"She's coming back," said Natalie Fine, 73, an Austen Society member who lives in a retirement home in Monroe Township. "She talks about three or four ordinary families in a village. It's the people; it's the words. It doesn't need sex or violence."
Certainly, many writers have fan clubs, or literary societies. But Janeites do it with a single-minded ardor the other societies lack.
Ms. Crafton joined the Jane Austen Society of North America after seeing a T-shirt on a parishioner: "I'd rather be reading Jane Austen." She, like 400 others, travels annually to a distant city to spend four days talking, listening, watching plays and movies about, eating the food of, wearing the ball dresses and dancing the dances of Jane Austen and the 18th century. If the characters in "Mansfield Park" ate roast duck for breakfast, so do the Janeites. They are willing to listen to a lecturer read from a list the price of the Austen bed linen.
What Ms. Crafton likes, she says, is the wit of women. Of women on the page and at the banquet table.
"The company of women is so droll," she said. "We get so satiric when we get going. That's what reading her is like: being with great women. Like a great, great lunch. Life is so tawdry and rude and coarse, and this is so civilized."
The Janeites are homemakers, English teachers, proofreaders, librarians, the occasional lawyer or public relations executive. Most are women -- normal women, by all accounts, except when it comes to the novels. One reads a bit of an Austen novel each night before going to sleep, like a devout Christian with the Bible. Another knit herself a sweater with the names of the novels and characters, making sure she would sit on "Pride and Prejudice." The Janeites look forward to newsletters on the health of the cats at the old Austen house in Chawton, England.
"It's like a big family reunion," said Florence Spencer, 68, of Monroe Township, who traveled with Mrs. Fine recently to join 400 others at an Austen convention in Madison, Wis. "There's something about her that the people who like her are people you like."
AT one convention, she said, a speaker, referring to characters in "Sense and Sensibility," announced, "I don't think Elinor should have married Edmund," and 150 heads in the room nodded. "The next hour we spent pairing up people who should have married." People who exist, of course, only on the pages of Austen's novels and in the minds of her fans.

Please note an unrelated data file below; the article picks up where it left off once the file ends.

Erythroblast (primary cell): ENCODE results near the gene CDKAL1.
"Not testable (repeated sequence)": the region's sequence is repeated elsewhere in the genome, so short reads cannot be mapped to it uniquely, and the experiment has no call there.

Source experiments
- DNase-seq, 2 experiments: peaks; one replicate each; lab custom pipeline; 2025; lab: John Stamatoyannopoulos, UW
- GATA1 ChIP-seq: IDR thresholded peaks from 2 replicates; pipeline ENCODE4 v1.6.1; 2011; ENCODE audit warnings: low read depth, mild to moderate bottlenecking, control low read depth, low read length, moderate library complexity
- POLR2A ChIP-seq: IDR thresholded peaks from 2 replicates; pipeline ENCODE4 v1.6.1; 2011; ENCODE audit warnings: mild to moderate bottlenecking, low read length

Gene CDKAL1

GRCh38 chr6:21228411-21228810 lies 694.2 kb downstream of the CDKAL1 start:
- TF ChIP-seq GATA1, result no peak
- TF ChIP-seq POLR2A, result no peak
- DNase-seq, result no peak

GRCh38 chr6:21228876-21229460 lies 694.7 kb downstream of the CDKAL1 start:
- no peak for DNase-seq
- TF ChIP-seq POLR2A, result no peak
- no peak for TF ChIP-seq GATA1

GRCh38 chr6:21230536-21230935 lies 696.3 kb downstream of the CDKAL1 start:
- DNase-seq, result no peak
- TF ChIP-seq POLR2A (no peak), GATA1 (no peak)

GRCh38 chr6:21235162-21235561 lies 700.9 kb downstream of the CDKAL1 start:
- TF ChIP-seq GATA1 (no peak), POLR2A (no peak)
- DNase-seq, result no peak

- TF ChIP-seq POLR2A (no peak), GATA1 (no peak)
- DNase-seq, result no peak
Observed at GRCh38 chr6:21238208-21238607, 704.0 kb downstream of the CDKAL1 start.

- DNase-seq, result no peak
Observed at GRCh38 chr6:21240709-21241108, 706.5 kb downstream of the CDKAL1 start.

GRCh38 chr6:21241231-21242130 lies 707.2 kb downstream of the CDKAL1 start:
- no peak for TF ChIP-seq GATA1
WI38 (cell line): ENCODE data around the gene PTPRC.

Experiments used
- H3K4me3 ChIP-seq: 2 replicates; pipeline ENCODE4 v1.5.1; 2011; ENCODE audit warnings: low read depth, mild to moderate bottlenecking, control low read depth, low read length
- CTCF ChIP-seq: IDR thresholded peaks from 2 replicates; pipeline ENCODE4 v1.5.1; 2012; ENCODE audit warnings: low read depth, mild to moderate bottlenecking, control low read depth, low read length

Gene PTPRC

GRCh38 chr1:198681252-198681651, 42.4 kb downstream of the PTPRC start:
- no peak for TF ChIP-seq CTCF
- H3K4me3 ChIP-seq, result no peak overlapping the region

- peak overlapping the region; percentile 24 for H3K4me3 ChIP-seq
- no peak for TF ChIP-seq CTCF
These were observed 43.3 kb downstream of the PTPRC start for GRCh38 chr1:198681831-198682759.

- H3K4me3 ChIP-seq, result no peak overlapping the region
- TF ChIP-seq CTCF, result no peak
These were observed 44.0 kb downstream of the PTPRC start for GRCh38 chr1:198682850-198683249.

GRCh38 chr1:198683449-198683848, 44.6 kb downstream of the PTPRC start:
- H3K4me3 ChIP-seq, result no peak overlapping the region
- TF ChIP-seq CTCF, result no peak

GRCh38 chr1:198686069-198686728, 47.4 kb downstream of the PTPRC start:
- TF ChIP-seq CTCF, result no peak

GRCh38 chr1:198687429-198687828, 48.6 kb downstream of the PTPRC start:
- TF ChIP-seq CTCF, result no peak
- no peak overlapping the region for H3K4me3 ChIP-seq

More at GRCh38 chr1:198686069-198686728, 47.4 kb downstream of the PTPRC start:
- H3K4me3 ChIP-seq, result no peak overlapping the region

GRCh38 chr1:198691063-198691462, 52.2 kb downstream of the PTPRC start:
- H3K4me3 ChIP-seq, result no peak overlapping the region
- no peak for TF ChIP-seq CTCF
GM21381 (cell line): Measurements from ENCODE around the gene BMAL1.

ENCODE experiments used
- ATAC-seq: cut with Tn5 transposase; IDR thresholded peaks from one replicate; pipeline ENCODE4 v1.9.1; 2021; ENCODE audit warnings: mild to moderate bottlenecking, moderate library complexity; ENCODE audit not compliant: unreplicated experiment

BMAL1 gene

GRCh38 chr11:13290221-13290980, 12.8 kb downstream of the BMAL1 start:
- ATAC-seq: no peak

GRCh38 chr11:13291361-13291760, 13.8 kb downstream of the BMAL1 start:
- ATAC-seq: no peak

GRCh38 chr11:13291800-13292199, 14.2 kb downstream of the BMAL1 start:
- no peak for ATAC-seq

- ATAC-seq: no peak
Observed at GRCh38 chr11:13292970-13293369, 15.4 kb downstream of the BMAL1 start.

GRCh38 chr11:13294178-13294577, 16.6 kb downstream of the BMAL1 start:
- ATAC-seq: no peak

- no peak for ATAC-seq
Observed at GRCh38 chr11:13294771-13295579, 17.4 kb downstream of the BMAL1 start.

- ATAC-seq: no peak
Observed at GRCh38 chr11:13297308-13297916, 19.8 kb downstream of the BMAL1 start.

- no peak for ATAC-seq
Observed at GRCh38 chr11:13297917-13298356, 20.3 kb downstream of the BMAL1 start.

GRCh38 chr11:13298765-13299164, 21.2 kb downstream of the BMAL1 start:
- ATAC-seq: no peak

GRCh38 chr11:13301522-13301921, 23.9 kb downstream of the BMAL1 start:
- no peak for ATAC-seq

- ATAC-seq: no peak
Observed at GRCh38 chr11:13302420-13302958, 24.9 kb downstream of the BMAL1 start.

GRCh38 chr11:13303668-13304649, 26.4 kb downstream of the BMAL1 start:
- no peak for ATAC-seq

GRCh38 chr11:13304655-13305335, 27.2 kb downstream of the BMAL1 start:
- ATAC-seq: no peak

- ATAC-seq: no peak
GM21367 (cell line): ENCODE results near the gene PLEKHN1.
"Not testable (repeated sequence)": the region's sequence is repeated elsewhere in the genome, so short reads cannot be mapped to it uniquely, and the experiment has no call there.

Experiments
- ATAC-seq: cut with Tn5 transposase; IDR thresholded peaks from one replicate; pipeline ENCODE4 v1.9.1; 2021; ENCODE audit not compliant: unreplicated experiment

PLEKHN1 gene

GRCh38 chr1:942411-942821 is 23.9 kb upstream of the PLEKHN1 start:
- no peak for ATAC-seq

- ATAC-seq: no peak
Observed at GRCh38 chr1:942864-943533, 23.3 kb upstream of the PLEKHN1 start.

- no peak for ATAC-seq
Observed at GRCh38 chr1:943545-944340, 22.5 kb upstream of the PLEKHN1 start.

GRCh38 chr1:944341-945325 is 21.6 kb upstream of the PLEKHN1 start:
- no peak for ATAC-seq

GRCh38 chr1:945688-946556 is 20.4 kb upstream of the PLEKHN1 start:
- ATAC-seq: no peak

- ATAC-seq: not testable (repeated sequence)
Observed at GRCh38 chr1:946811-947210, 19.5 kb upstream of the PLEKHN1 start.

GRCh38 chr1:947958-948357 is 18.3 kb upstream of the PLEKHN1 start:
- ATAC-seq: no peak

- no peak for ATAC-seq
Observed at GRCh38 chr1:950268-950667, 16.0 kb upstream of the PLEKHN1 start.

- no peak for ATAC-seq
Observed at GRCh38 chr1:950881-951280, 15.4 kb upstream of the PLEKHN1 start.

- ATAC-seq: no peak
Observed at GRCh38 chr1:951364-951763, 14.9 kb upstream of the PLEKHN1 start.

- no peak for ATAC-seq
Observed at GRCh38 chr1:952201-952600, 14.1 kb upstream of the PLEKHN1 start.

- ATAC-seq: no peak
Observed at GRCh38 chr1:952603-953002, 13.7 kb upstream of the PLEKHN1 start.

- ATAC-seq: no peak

"You know these people," Ms. Fine said. "You meet them in your everyday life. You meet somebody and say, 'That's Emma's father' or 'That's Anne Elliot.' "
That is one reason some academics take a dim view of Janeites, said Claudia Johnson, a Princeton University professor who likes them. Some academics think Janeites are soppy, sloppy readers who reduce proper, elevated literary criticism to literary gossip about fictional characters. Furthermore, they regard reading as sociable, not private, as proper academics do.
"To them she's a living presence, not a dry academic subject," Ms. Johnson said. "But they can be very knowledgeable readers with an incredible eye for details."
And even academics seem to melt a bit in the face of some Austen heroines. "Elizabeth Bennet," said A. Walton Litz, a Princeton University English professor and author of a book on Austen, "is as free a spirit as ever walked into a novel. She is about as attractive a character as ever appeared."
Hollywood, having left Edith Wharton since "The Age of Innocence," will surely drop Jane Austen, too. When that happens, her real fans, the ones who feel they know Anne Elliot of "Persuasion" as well as their college roommates, will still be getting together for cream teas, debate on the type of silk ribbon Emma once bought at the village store, and recreating, for a few emphemeral hours, a world of order, courtesy and understated loyalties and love.
"She shows," Ms. Johnson said, "that adventure is very interior. You don't have to go out and travel. You simply have to be alert to your own life."
Photos: The novelist Jane Austen in a portrait by her sister,Cassandra, and a plaque at her home in Chawton, England, donated by her fans.

It Takes All Kinds; Jane Austen: The Cool Artist By Charles McGrath

It Takes All Kinds; Jane Austen: The Cool Artist
By Charles McGrath